This policy outcome was a clear case of myopia. The short-sighted focus on the minor administrative costs of maintaining an updated building code won out against the long-term safety benefits. And amnesia. Florida had gone a long time without experiencing a severe hurricane threat.

Irma brought devastation to the Florida Keys, but we cannot forget the devastation Irma brought to the Caribbean.[vi] These outcomes should serve as a reminder to the rest of Florida and the U.S., that Irma’s impact could have been so much worse if early predictive models had come to fruition.

How We Are Moving Forward

Hurricane Matthew in 2016 and Hurricane Irma in 2017 had the potential to bring wide scale, utter devastation to Florida. Fortunately, neither storm lived up to its full forecast potential, even though there were disastrous and catastrophic impacts for many who suffered death, injury, anxiety, fear, flooding, damaging winds, and power outages.

As such, we must work harder and more creatively to convey the risk at any level to individuals, families, businesses, and leaders while we simultaneously convey the simple and economical things that can be done to protect both people and buildings.

As discussed in the last blog post about Hurricane Harvey, the most powerful and economical thing to do to protect people and buildings is to adopt minimum building standards through use of a modern building code. Minimum codes should be uniformly in place in every community as they deliver premier consumer protection against natural disasters losses and a means to ensure everyday safety and durability as well.

Transparency is one of the strongest tools for improved consumer fairness. We believe that is exactly what is needed in the building code policy arena. In an earlier blog, we referenced survey findings that identified a gap between consumer understanding of building performance in disasters and building codes. In the same survey, we also identified high consumer expectations of builders and leaders regarding disaster resilience. What this tells us is that while consumers may not always understand the direct correlation between building codes and improved building performance in disasters, they do have a strong expectation of their leaders to keep them safe. Perhaps we can close the gap between consumer expectations and resilience policy leadership by adding these insights to the growing body of powerful economic studies that demonstrate the return on investment of mitigation.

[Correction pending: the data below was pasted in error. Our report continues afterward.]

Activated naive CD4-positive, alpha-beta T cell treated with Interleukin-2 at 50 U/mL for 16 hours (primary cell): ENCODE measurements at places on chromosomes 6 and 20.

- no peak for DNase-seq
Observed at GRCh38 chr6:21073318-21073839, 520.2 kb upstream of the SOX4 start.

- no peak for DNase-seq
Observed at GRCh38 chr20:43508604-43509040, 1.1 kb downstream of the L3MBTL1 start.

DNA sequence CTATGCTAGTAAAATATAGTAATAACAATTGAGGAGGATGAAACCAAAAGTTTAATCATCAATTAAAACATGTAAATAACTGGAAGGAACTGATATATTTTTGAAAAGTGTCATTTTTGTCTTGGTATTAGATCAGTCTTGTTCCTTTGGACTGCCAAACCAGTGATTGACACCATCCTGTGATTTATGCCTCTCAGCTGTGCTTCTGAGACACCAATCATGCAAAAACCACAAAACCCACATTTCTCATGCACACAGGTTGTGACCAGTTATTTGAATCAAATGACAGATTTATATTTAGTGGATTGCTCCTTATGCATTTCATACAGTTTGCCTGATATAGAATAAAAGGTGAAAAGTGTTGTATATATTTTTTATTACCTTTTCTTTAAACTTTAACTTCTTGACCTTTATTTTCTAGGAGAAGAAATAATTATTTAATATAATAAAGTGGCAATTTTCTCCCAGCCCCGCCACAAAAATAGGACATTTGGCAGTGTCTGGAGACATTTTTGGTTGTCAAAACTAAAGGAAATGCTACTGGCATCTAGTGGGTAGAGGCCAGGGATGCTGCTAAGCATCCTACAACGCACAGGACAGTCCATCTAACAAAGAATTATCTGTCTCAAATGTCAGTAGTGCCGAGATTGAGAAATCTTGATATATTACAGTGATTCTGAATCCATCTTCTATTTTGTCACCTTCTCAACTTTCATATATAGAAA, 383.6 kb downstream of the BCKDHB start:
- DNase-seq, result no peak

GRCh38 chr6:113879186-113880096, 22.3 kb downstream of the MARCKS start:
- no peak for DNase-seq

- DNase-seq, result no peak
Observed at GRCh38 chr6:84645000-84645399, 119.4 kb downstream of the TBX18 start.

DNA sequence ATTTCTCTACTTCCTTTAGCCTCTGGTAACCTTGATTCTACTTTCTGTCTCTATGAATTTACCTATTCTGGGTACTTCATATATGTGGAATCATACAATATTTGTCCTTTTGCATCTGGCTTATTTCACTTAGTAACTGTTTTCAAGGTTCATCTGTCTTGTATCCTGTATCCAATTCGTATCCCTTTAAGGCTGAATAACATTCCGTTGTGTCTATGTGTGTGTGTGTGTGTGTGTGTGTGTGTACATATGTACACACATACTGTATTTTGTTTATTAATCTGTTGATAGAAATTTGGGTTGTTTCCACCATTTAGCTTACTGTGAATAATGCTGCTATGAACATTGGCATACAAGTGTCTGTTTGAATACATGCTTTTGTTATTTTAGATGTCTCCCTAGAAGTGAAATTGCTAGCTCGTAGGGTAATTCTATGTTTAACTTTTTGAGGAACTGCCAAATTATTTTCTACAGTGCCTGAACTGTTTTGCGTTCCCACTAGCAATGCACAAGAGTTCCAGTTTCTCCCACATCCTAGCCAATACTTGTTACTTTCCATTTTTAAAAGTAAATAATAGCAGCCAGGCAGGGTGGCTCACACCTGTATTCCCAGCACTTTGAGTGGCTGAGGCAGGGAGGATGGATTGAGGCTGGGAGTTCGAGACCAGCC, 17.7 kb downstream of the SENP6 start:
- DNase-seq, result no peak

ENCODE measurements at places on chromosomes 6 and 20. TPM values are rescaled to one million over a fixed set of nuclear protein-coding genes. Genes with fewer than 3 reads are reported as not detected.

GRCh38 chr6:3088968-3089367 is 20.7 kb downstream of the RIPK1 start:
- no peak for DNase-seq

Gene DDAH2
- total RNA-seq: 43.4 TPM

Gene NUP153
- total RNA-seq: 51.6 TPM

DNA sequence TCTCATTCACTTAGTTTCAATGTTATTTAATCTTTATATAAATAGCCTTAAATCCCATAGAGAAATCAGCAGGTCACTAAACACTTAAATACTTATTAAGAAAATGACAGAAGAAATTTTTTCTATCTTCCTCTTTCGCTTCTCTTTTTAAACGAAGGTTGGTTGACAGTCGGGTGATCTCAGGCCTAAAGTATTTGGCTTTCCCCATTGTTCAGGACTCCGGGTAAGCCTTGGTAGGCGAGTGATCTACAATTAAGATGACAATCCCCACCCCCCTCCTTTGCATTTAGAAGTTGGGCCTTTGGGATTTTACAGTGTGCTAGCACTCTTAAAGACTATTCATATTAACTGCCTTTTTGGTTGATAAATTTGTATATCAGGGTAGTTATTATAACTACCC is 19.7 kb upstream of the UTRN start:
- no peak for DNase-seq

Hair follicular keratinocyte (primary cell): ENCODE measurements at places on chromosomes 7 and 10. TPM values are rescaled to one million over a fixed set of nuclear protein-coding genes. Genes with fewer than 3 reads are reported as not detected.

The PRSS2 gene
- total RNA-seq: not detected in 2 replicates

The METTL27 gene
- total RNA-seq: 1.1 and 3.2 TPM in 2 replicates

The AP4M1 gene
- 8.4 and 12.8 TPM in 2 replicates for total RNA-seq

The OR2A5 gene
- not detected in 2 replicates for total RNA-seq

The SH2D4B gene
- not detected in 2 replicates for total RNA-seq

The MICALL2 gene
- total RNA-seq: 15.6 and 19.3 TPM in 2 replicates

Many local leaders already understand their community’s expectations as well as the economic case, and some are acting by preventing further degradation of sound building code policies.

In 2018, while Florida leaders did not reverse the negative building code legislation that weakened the system in 2017, they did reject H.B. 299, a measure proposed by the homebuilding industry that would have weakened the quality and integrity of the Florida Building Commission. The unsuccessful measure proposed to shrink the body by eliminating many of the seats for relevant specialty professions that currently serve.

Additionally, the Florida Legislature passed legislation requiring every nursing home and assisted living facility in Florida to have emergency generators.[vii]

In the Florida Keys where Irma’s high winds did the most damage, local leaders in Monroe County have pushed for a new regulation to require all roofs be constructed using wind-resistant metal. The Monroe County Board of County Commissioners discussed this issue during its January 17, 2018 meeting.

Another positive trend is that flood insurance sales are increasing and private flood insurance offerings are growing, albeit at a very modest pace. This is only possible due to law changes that allow for private companies to participate.

Perhaps the best model of resilience leadership is in North Florida where Leon County experienced damage and extensive power outages from Hurricane Hermine in 2016. In 2017, the North Florida county (my home) was briefly predicted to endure a direct hit from Hurricane Irma.

Following those experiences, Leon County Government leaders identified the desire to advance resilience and partnered with FLASH to explore available programs and initiatives to accomplish same. Through the collaboration, we identified the opportunity to prototype a #HurricaneStrong community by benchmarking against existing, objective and subjective criteria of various resilience elements, including the following: